Getting a Boost and a Tale of Two Chrises
- Morty chides Chris about this relationship with Jaci and then proceeds to harangue him for a plan. I love the Chris-Morty-Warren dynamic so much! Those scenes were such a blast to write. In a way, Crimsonstreak has established a warped kind of surrogate family for himself with Morty, Warren, and Jaci.
- Warren makes a cutting remark about Chris; Chris responds by referencing “Xbox” and calling Warren “kid.” These are the people responsible for saving the world, folks. It doesn’t take long for Morty to launch into both of them.
- The flashback about Jaci’s time as the editor of the college newspaper echoes a real event in college. I used flashbacks quite a bit in this book. It’s due mostly to the limitations of writing in the first-person perspective. It’s hard to get a sense of a character without interactions. Employing flashbacks allowed me to show Chris’ interactions with important people in his life so readers can draw their own conclusions about what it all means.
- When I originally wrote I, Crimsonstreak, Chris Fairborne was me. He was a Mary Sue character who reflected a certain idealized version of myself. As the writing process progressed, Chris developed into his own character. He certainly shares some of my personal background, but we’re not the same guy anymore.
- I am an unabashed fan of Seinfeld. I could have entire conversations in nothing but Seinfeld-isms. I snuck a couple into the book, including “I am speechless. I am without speech.”
- ”Cogsworth.” Disney’s Beauty and the Beast gets a quick mention here.
- Jaci initially went along with the NWCW, but she’s been aiding the resistance for a bit now. She knew there was something wrong with Chris Fairborne (the imperator version) because he didn’t recognize her. Even though the Jaci/Chris relationship is strained, she couldn’t live with Chris ever being that cold toward her.
- Jaci’s probably a little too quick to accept Chris’ story, especially given the tension between the two characters. However, something about the other Chris didn’t quite “click” with her, so she’s going with her gut here.
- We learn a little bit more about the Kiltech Incursion here, including how Colonel Chaos “allowed” the West Coast to be destroyed. The supplemental materials show us that Chaos had trouble getting everyone to join the NWCW, but a cataclysmic event like that has a way of getting people to change their tune.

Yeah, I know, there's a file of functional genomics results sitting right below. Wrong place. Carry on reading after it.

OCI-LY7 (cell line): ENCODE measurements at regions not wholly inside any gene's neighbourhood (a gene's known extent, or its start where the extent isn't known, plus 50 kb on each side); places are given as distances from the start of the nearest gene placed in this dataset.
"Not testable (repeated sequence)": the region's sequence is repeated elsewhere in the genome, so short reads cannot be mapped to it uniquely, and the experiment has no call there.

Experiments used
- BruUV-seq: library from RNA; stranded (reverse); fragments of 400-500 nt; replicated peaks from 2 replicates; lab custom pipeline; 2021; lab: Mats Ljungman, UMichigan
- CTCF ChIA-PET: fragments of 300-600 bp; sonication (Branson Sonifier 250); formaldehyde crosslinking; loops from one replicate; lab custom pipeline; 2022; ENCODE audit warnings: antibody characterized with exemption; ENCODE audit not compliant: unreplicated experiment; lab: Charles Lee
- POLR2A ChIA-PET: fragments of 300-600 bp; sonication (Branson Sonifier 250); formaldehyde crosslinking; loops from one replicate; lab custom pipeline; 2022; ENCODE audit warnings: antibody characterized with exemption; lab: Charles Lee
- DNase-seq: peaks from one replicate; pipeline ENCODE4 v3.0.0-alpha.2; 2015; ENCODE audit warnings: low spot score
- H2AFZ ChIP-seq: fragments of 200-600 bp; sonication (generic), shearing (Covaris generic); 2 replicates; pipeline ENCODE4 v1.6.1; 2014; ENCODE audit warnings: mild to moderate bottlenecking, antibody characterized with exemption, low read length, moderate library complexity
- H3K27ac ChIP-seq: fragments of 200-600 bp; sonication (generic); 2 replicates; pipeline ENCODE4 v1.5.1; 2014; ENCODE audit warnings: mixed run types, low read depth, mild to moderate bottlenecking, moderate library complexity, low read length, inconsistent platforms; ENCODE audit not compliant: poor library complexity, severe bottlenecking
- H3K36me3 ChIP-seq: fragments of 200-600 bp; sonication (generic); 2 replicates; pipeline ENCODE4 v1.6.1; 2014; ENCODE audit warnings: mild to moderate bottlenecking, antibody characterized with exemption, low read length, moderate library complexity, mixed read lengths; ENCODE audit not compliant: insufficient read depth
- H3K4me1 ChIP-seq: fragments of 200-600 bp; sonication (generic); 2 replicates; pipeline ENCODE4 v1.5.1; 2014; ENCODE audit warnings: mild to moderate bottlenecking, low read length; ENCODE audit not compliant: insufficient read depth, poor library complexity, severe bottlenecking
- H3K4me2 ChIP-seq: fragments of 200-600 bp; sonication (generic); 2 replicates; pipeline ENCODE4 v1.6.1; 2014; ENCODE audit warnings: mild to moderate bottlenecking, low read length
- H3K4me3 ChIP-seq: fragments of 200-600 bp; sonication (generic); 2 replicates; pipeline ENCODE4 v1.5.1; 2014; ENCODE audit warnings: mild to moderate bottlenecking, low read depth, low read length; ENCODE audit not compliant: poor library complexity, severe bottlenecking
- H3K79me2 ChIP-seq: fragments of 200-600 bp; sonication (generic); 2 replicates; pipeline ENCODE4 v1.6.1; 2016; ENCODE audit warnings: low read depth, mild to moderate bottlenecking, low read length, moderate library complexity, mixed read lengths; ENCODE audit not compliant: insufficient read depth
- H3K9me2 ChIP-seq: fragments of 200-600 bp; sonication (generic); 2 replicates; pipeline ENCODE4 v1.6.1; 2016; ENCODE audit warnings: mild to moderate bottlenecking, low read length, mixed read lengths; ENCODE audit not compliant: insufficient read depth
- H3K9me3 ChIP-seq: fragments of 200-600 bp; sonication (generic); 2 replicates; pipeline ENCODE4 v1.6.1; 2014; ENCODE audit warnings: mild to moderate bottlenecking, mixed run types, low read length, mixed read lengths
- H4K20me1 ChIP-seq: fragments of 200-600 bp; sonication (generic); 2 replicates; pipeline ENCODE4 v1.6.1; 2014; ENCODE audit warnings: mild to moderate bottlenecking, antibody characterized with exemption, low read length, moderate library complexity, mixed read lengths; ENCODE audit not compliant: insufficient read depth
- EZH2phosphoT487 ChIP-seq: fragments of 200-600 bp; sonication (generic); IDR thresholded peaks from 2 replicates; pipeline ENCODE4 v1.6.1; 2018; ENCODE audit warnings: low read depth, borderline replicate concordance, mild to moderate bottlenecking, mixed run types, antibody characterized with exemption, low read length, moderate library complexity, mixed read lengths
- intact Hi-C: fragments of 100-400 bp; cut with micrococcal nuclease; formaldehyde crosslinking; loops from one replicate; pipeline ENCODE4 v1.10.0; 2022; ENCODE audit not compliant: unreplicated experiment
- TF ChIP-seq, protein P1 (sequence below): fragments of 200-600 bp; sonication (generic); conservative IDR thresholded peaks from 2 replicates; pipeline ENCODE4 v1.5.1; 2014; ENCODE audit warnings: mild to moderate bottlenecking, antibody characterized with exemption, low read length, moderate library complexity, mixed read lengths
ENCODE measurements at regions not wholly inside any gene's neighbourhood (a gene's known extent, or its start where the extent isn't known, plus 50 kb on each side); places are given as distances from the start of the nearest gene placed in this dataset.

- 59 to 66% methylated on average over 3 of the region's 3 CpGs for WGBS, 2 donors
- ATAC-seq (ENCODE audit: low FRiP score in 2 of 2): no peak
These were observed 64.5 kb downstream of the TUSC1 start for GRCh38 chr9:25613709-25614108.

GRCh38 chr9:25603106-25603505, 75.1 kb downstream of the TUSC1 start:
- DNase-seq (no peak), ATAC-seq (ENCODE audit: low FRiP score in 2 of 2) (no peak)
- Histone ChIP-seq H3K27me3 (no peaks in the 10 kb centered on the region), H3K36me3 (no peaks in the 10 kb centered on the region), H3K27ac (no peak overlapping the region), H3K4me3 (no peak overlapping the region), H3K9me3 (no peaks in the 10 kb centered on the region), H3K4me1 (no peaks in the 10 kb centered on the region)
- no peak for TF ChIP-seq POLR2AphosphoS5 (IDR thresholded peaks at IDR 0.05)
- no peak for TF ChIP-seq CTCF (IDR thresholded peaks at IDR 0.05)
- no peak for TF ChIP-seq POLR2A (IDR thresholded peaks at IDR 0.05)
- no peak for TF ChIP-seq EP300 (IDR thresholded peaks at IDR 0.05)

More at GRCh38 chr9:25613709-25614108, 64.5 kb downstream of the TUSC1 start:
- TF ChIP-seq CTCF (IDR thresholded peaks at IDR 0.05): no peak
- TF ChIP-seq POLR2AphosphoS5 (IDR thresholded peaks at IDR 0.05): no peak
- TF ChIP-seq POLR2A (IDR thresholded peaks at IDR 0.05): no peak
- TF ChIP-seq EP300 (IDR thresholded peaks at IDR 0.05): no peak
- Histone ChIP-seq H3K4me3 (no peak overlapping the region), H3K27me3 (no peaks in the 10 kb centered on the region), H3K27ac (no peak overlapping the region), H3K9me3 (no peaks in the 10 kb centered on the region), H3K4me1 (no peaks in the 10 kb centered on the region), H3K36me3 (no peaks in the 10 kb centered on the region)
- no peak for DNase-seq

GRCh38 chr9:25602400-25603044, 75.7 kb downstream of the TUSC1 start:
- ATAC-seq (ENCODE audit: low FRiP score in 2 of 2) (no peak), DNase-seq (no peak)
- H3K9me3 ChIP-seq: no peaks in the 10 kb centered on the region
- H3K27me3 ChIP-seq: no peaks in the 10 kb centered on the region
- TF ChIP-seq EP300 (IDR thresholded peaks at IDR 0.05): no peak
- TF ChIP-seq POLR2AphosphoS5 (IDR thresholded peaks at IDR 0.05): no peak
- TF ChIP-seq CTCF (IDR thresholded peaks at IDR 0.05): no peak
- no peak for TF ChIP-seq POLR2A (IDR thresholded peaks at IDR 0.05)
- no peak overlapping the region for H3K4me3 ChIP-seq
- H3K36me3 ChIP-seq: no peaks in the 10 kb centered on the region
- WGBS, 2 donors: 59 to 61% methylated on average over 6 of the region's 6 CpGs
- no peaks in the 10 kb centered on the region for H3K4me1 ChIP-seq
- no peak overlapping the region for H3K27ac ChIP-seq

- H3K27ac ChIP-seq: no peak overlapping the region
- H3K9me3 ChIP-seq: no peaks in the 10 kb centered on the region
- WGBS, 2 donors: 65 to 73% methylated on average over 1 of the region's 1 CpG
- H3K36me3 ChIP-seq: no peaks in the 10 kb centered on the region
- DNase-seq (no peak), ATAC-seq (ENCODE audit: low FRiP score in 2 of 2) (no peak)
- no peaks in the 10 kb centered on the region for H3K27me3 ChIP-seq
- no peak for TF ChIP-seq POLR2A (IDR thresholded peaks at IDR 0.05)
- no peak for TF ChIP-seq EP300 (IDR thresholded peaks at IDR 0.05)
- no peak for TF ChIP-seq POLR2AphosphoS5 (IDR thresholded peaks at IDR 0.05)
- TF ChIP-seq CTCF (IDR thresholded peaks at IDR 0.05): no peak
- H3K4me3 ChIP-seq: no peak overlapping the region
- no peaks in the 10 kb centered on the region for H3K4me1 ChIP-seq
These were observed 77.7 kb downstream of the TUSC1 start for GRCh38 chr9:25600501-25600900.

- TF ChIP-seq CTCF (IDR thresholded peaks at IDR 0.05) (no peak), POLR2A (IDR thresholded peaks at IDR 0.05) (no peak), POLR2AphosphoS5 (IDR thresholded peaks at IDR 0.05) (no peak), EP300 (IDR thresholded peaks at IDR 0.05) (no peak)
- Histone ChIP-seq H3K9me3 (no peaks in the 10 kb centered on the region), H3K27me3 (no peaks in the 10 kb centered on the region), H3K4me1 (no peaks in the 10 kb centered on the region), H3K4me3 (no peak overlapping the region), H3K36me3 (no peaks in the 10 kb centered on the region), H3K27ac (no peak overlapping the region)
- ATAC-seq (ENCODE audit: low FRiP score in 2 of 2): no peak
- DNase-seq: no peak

- Chris takes a cruel and unnecessary jab at Warren, even though he doesn’t necessarily realize it. Morty stands up for the kid, reminding our hero that they wouldn’t have escaped New Chaos City without Warren’s help. The kid, Morty points out, did it without superpowers.
- Chris takes a shower. Again. I think that’s three so far in the book? I almost cut this scene, but I liked the reference to the great Craig “Ironhead” Heyward. Plus, I got to use the word “loofah.” And now I must quote my brother: "Loofah for sissies!"
- The part where Chris gets boxers thrown in his face is reminiscent of a scene from The Naked Gun.
- The flashback involving the Grim Gang was fun to write. I like it when I can show that heroes’ powers are complementary. I included this to show that Colonel Chaos and his son kicked butt back in the day.
- The brief argument about “cream and crimson” and “maize and blue” references college sports. Cream and crimson, of course, represents Indiana University. Maize and blue represents the University of Michigan.
- Jaci’s brilliant plan to recall Imperator Chris abuses the NWCW’s own bureaucracy. I love making fun of things that make life inexplicably harder, and bureaucracies are absolutely ridiculous. I’m glad she was able to use this to her advantage.
- I love, love, love “Captain America and the Avengers” for the Sega Genesis. My brother and I used to play the heck out of that game. I was always Cap; he was always Iron Man. We could get through the game without losing a single life.
- ”My neck tingles, just slightly” clues us in that Crimsonstreak and Imperator Chris have some kind of link. It’s fleeting, but it exists. They’re connected.
- Crimsonstreak’s encounter with, er, himself gives us another interesting dynamic. Our hero has to interact with a version of himself that sees the world from a completely different perspective.
- A lot of references are crammed in here. There’s an allusion to Vernor Vinge’s A Fire Upon the Deep, a sci-fi classic. “Holy Lord” comes from the immortal Norm MacDonald classic Dirty Work. “Patrol pattern delta, go now” is from The Empire Strikes Back (in the movie it’s attack pattern delta).
- The chapter ends with Imperator Chris in custody as Crimsonstreak gets ready to head deep into the heart of Chaopolis to confront his father.
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